Adafruit delivered my Beaglebone Black today. Wow, what a fun piece of gear! First the Raspberry Pi, now the Beaglebone Black. In a couple of months there will probably be a new ubber-toy, but for now this is the neat stuff.
Beaglebones have been around for a while but the price of around $90 seemed pretty steep once the Raspberry Pi hit the market for $35. The just released “Black” is just $45 and it includes an Angstrom Lunux install on 2G of on-board memory (plus 512M RAM). The processor is a bit faster than the Pi but what really sets it apart are the i/o headers. This thing looks like it can connect to everything at once. There are 65 GPIO pins ! Configurations include the capability for four RS-232 ports, 2 I2C ports, seven analog inputs, multiple timers and PWM, etc, etc.
The other thing that sets this apart from the RPi is how quickly you can bring it on line. Depending on the Linux image, the Pi will have to be hooked to a keyboard and monitor for set-up. After that you can set up some remote access like VNC to work with it over the LAN. The Beaglebone Black includes a USB-to-mini-USB cable that plugs the Black right in to your PC. The USB provides the system power and the Black will show up as a disk drive file folder. All of the manuals and instructions are right on the device.
The next step is to install the special drivers for your OS. Be warned that if you are running Windows 8 you will need to go into the special start-up mode to allow the Beaglebone unsigned drivers. Once you have the drivers running, more awesomeness is in store. The Black is running a web server that you can access with your PC browser. From there you can write and debug programs, and even open an SSH connection through a terminal emulator.
Fuse and it’s location on the PCB. Cutting tool at left.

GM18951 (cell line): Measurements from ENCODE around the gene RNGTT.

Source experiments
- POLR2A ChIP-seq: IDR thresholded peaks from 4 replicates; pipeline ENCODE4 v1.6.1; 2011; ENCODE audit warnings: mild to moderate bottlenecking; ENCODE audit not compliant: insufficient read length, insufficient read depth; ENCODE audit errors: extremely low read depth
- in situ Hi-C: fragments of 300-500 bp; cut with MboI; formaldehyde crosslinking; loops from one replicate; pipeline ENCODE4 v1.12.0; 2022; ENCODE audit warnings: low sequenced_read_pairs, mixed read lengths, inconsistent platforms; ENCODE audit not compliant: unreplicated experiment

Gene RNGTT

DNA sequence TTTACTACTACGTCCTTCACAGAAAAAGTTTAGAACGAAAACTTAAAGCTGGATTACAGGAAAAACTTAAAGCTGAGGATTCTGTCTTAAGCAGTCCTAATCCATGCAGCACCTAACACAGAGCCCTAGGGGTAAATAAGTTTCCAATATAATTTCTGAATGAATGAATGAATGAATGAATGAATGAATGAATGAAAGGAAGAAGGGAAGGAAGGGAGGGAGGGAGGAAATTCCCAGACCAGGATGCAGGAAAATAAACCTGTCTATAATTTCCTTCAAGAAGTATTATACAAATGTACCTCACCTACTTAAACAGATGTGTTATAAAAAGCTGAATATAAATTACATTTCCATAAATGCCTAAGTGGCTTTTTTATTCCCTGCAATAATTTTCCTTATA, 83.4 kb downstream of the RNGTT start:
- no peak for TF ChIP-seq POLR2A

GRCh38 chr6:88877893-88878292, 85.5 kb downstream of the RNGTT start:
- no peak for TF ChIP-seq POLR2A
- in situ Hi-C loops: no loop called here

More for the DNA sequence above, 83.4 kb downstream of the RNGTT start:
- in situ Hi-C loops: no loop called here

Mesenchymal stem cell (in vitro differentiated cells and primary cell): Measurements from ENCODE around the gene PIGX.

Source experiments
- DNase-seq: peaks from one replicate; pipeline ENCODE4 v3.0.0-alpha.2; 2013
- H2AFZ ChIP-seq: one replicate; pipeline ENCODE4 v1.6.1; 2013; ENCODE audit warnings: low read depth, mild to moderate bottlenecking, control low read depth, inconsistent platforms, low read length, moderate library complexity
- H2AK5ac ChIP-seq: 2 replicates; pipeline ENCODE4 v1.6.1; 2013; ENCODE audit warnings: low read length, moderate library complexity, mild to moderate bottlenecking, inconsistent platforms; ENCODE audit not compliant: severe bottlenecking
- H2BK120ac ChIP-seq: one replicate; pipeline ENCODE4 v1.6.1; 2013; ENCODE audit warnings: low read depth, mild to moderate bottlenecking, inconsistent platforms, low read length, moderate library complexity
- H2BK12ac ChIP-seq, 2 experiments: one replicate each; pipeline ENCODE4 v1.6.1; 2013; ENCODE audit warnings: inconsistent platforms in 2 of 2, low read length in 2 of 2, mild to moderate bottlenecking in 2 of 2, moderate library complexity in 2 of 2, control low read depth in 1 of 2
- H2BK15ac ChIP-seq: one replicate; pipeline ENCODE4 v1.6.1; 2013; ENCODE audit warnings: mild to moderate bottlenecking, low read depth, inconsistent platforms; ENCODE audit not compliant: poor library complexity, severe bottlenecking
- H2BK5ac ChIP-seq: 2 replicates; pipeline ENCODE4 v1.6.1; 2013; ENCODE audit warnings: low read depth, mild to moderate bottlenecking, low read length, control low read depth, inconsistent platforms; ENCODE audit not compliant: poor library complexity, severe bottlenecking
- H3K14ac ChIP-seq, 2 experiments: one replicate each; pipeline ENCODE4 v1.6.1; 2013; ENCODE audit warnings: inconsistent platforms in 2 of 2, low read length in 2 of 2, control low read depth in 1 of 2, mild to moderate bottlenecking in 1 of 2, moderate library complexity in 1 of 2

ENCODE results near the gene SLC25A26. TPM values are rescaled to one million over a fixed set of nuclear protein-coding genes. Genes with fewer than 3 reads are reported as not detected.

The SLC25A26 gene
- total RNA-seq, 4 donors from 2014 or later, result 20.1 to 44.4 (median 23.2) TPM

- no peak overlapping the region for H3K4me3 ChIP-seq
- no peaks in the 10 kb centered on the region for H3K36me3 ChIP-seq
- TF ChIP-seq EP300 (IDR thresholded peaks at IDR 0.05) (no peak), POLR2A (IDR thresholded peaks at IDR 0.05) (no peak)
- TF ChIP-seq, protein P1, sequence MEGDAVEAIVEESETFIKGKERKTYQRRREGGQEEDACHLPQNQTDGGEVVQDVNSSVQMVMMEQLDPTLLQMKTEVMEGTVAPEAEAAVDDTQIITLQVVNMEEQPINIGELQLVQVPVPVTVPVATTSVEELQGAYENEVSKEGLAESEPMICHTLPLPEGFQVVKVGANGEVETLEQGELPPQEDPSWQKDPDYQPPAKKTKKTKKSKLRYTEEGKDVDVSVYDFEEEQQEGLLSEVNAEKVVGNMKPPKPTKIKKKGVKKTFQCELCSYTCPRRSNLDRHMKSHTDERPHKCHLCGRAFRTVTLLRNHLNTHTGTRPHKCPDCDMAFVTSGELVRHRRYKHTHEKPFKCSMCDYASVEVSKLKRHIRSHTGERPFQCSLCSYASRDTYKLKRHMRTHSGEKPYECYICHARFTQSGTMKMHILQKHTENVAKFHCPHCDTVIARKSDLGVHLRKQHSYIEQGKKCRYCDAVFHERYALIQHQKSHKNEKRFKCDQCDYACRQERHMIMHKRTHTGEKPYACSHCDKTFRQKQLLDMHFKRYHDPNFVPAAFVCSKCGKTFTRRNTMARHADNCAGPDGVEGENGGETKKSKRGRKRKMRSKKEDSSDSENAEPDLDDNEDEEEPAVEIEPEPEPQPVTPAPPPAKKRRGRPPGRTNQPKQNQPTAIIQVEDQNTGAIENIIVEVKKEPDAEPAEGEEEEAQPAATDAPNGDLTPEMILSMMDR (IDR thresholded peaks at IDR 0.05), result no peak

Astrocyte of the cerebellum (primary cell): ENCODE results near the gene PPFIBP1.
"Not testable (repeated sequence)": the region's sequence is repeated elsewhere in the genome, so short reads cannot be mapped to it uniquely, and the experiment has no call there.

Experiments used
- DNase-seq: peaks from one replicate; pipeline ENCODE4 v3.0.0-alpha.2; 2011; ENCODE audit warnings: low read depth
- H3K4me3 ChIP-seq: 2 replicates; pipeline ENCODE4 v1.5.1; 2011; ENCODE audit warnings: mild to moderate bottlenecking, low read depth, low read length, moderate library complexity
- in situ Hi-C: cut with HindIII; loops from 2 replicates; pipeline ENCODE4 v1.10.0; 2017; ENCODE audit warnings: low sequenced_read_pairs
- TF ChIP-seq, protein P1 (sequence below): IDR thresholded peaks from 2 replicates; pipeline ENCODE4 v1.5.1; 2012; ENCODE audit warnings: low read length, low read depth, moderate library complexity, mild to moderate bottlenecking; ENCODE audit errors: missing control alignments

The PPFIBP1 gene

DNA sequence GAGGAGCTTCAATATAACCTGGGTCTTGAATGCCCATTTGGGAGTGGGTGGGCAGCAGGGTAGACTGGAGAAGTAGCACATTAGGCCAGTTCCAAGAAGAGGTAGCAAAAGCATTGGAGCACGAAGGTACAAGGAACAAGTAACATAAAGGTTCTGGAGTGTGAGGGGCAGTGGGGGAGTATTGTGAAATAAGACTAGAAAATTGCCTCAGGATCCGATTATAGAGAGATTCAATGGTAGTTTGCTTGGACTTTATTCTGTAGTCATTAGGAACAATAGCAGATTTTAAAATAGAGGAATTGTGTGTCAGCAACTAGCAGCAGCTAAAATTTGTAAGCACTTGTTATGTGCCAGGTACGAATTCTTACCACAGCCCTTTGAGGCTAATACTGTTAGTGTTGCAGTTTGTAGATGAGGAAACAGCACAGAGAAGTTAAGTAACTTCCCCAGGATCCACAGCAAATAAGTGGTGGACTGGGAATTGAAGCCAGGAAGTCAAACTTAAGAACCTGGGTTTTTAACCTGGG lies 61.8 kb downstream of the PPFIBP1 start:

So, a few posts down the list I mentioned how I fried a diode in a 5 volt router by trying to feed it 12 volts. The router is back in good order, but the diode failed by presenting a dead short to ground. Yep, the power supply, insulted by the router’s request for infinite current, ceased to function.
For some reason these 12 volt power supplies, “wall warts”, are hard to come by at the local Goodwill store. It seems like every time I go in there I come out with another router, but no power supply. I decided to see if the PS had a replaceable fuse inside. The case was very permanently glued. No amount of prying would loosen it, and the danger of a mishap with a knife blade led me to another option.
A few months ago I bought an electric “oscillating tool” with a cutting blade from Harbor Freight for about $12 because it was darned cheap and I KNEW I would find a use for it some day. That tool made short work of the three seams around the PS (I left the cable exit side alone) and in no time I had the patient flayed open. There was a little PC board next to the transformer with a shrink-tubed fuse mounted vertically on in the path of one of the secondary windings. It was open alright. I removed it and replaced it with, in this case a 3A slow-blow which I insulated with a piece of electrical tape. I closed the patient up with some black Duct Tape and returned him immediately to service.